He’s had some “relocation problems” involving taxes and the sale of the house, but he says he doesn’t miss New York?#34;or more specifically Queens, where he and his wife raised their family. Sherman hails originally from the Bronx.

In the ’30s, he landed his first job with Transradio Press, a news service specifically for radio stations, which fought (and won) a long and bitter battle with print news services over the latter’s copy monopoly.

Sherman worked at Transradio for seven years while he took journalism night courses at New York University. He worked the midnight shift on the main news desk, rewriting dispatches off the teletype machine into news copy for broadcast. As feature editor, he developed human interest stories, interviews and background articles for breaking news stories. At one point or another, he also served as the foreign, financial and sports editor. It wasn’t always exciting, he says, but the election all-nighters were fun.

After leaving Transradio, he went to work for CBS Radio during World War II, where he recalls the censors from the Office of War Information hovering over them and arguing over what could be broadcast to European allies, occupied countries and Latin America. He would have enjoyed getting into broadcasting himself, and has the voice for it, but that’s not how things worked out.

How things worked out is that he married his childhood sweetheart (they got the marriage license the day he graduated from NYU) and moved first to Sunnyside and later to Fresh Meadows, both in Queens. They had two children, and Ira needed to make more money to support his growing family, so he switched to public relations, editing various “house organs” and working as Public Information Director for the American Heart Association for 20 years. Near the end of his career, he wanted to cut down on administrative duties and concentrate on writing, so he moved to the American Lung Association and worked there until he retired.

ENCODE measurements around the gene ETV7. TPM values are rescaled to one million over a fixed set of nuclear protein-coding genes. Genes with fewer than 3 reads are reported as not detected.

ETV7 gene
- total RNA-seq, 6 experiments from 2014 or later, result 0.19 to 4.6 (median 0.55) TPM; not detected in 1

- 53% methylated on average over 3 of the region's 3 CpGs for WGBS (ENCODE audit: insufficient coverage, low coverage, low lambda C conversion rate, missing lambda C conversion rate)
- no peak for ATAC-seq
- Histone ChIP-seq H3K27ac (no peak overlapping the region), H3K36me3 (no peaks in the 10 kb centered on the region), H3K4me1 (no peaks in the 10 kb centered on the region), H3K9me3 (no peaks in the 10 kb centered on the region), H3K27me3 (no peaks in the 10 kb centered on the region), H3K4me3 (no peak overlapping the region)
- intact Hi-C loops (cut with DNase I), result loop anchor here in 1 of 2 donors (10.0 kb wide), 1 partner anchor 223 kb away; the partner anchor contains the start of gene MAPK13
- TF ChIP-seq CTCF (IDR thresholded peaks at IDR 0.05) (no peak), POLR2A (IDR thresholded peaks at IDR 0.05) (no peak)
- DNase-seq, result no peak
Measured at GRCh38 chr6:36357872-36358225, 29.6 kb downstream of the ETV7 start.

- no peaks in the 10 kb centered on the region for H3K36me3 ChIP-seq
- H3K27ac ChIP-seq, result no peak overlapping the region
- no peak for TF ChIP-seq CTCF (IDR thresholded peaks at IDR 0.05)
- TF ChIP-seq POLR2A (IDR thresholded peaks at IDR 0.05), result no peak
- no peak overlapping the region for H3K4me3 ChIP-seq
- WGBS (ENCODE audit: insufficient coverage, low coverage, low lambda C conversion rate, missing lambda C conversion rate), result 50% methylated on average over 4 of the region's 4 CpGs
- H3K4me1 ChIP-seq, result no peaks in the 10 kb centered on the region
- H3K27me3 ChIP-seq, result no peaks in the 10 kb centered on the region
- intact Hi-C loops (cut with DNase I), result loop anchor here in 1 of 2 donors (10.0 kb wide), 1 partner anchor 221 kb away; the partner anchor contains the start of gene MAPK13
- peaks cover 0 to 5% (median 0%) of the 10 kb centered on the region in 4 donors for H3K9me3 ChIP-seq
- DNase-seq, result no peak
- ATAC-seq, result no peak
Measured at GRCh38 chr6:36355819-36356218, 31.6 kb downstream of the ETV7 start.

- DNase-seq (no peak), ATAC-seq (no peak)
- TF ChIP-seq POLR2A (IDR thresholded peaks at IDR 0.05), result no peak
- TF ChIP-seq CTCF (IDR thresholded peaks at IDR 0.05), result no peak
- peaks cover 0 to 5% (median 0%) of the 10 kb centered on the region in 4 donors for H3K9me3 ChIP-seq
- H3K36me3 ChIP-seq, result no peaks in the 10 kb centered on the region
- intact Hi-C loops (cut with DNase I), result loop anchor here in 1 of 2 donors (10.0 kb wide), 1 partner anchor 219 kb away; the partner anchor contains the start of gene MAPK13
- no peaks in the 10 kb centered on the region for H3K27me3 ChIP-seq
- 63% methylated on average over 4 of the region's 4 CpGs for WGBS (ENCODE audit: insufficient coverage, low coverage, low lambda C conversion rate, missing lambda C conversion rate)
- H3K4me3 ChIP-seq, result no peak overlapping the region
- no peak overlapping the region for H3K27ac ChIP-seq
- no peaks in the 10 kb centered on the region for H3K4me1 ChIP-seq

Which is not to say that he became inactive. Ira and his wife founded a senior club. They indulged their love of Broadway theater once a week. A movie and opera lover, Ira was the one who talked his grandson into seeing Pulp Fiction, not the other way around.

When it came time to move, sifting through 50 years was at first a daunting task. However, he found the experience gratifying as it enabled him to review a life well lived.

And now he has a new life, here in Oak Park, 10 stories up, overlooking downtown where the Lake Theatre beckons. He keeps up on current events and characterizes the recent impeachment proceedings as “unabashed political maneuvering whose only purpose was to remove a Democratic president.” On the other hand, he observes of the president with all-too-rare objectivity, “How are we going to get him to behave himself?” He thinks it might be a disease. “I’ve known several men like that,” he adds.

After 85 years, Ira Sherman has started a new life in Oak Park, close to his daughter, three grandchildren and two great-grandchildren. He left a lot behind in Queens, but brought along the most important thing, he says.

A sense of humor.

?#34;Ken Trainor